During his career, he has served the geospatial community, including terms as president of both the Urban and Regional Information Systems Association (URISA) and UCGIS, and on the board of the GIS Certification Institute, which he helped to establish. Last year, URISA inducted Huxhold into its GIS Hall of Fame.
Closer to home, he has worked tirelessly to foster GIS education in the Milwaukee Public Schools, to spread the use of GIS across the UWM campus, and to coordinate professional and university GIS activities in Wisconsin.
His educational background includes a bachelor’s degree in industrial engineering from Northwestern University and a master’s degree in engineering management from the University of Dayton.
Established in 1995, the University Consortium for Geographic Information Science (UCGIS) is a nonprofit association of over 70 universities with multidisciplinary graduate education and research activities in geographic information science. UCGIS is a professional hub for the GIS research and education community and serves as a national voice to advocate for its members’ interests.
September 6, 2011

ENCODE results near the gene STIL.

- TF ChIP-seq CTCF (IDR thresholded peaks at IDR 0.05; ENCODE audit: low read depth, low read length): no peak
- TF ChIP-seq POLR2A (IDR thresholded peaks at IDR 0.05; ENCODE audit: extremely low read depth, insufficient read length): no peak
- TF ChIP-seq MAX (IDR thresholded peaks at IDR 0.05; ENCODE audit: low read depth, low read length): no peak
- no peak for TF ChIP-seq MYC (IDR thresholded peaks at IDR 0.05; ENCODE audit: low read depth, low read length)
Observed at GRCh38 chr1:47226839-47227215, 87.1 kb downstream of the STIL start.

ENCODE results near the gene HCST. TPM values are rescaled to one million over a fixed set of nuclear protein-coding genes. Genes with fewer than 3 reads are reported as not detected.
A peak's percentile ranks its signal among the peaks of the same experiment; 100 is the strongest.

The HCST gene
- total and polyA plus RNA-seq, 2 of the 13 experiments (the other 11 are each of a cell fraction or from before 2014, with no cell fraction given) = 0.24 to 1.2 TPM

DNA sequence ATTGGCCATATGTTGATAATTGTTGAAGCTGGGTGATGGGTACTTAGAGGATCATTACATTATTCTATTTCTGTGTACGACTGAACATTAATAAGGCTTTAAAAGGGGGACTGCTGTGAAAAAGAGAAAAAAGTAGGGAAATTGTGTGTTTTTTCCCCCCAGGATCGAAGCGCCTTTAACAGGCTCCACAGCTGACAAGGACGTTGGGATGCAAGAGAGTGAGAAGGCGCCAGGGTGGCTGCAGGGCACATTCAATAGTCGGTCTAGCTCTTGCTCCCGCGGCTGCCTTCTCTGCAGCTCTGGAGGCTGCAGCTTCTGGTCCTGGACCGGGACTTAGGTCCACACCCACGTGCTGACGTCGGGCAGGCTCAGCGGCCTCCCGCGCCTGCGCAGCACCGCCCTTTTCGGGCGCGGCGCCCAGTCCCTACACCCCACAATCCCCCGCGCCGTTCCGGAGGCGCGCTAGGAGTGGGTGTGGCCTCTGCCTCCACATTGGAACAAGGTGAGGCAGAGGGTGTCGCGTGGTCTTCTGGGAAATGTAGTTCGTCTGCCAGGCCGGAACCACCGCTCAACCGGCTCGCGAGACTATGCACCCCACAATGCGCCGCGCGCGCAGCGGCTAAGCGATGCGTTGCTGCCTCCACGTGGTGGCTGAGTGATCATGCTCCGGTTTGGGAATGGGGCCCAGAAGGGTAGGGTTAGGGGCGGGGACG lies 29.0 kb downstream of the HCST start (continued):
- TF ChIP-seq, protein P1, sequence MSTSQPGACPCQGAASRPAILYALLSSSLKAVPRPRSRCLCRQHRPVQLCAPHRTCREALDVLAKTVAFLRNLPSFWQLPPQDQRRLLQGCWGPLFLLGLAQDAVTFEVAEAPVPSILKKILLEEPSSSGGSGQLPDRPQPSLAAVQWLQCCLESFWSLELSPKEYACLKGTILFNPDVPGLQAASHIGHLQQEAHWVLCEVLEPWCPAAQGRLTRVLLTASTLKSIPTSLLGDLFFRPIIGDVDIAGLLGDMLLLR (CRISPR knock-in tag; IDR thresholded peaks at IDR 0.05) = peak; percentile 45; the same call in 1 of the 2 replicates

The GIS Council welcomes new Geography faculty member, Zengwang Xu. Dr. Xu received his PhD in Geography from Texas A&M University and has a research interest in GIS. Dr. Xu's research integrates GIS, complex networks/systems science, and spatial and statistical analyses to study the structures, functions, patterns, and evolution of geospatial networks/systems, e.g., complex urban systems, transportation networks, and social contact networks. His primary interests are to investigate the relation between persistent system level patterns and individual based processes, and the effects of spatiality on the structure and functions and the evolving connectivity on dynamics occurring on complex spatial networks/systems. Dr. Xu's ongoing research addresses spatial and temporal network analytics on human social contact networks by investigating epidemic diffusion and online social networks.